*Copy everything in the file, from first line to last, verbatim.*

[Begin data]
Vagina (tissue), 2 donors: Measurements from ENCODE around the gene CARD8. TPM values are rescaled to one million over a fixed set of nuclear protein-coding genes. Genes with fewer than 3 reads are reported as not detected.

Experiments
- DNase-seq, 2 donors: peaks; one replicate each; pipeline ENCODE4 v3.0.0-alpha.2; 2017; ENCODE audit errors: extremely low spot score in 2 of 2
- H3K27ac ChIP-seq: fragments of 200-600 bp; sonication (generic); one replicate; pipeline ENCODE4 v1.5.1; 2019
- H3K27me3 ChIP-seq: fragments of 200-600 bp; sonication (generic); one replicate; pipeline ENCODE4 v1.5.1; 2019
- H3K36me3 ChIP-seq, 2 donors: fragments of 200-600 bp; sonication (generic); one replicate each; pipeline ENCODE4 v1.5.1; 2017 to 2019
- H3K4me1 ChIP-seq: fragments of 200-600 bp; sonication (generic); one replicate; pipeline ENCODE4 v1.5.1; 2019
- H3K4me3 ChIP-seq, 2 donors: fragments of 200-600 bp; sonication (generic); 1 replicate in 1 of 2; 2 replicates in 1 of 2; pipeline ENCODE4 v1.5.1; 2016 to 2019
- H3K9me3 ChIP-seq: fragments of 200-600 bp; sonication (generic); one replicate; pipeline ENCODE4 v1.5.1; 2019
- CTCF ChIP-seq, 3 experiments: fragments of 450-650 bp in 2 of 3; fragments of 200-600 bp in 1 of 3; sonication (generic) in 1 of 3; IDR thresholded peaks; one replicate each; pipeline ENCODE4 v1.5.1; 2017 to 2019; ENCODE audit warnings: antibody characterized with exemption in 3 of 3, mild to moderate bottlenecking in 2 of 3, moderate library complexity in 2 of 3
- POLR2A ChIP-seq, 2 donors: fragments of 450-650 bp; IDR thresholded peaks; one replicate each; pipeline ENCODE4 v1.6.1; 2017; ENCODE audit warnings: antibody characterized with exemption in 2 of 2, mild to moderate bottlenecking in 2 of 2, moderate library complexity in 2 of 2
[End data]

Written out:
Vagina (tissue), 2 donors: Measurements from ENCODE around the gene CARD8. TPM values are rescaled to one million over a fixed set of nuclear protein-coding genes. Genes with fewer than 3 reads are reported as not detected.

Experiments
- DNase-seq, 2 donors: peaks; one replicate each; pipeline ENCODE4 v3.0.0-alpha.2; 2017; ENCODE audit errors: extremely low spot score in 2 of 2
- H3K27ac ChIP-seq: fragments of 200-600 bp; sonication (generic); one replicate; pipeline ENCODE4 v1.5.1; 2019
- H3K27me3 ChIP-seq: fragments of 200-600 bp; sonication (generic); one replicate; pipeline ENCODE4 v1.5.1; 2019
- H3K36me3 ChIP-seq, 2 donors: fragments of 200-600 bp; sonication (generic); one replicate each; pipeline ENCODE4 v1.5.1; 2017 to 2019
- H3K4me1 ChIP-seq: fragments of 200-600 bp; sonication (generic); one replicate; pipeline ENCODE4 v1.5.1; 2019
- H3K4me3 ChIP-seq, 2 donors: fragments of 200-600 bp; sonication (generic); 1 replicate in 1 of 2; 2 replicates in 1 of 2; pipeline ENCODE4 v1.5.1; 2016 to 2019
- H3K9me3 ChIP-seq: fragments of 200-600 bp; sonication (generic); one replicate; pipeline ENCODE4 v1.5.1; 2019
- CTCF ChIP-seq, 3 experiments: fragments of 450-650 bp in 2 of 3; fragments of 200-600 bp in 1 of 3; sonication (generic) in 1 of 3; IDR thresholded peaks; one replicate each; pipeline ENCODE4 v1.5.1; 2017 to 2019; ENCODE audit warnings: antibody characterized with exemption in 3 of 3, mild to moderate bottlenecking in 2 of 3, moderate library complexity in 2 of 3
- POLR2A ChIP-seq, 2 donors: fragments of 450-650 bp; IDR thresholded peaks; one replicate each; pipeline ENCODE4 v1.6.1; 2017; ENCODE audit warnings: antibody characterized with exemption in 2 of 2, mild to moderate bottlenecking in 2 of 2, moderate library complexity in 2 of 2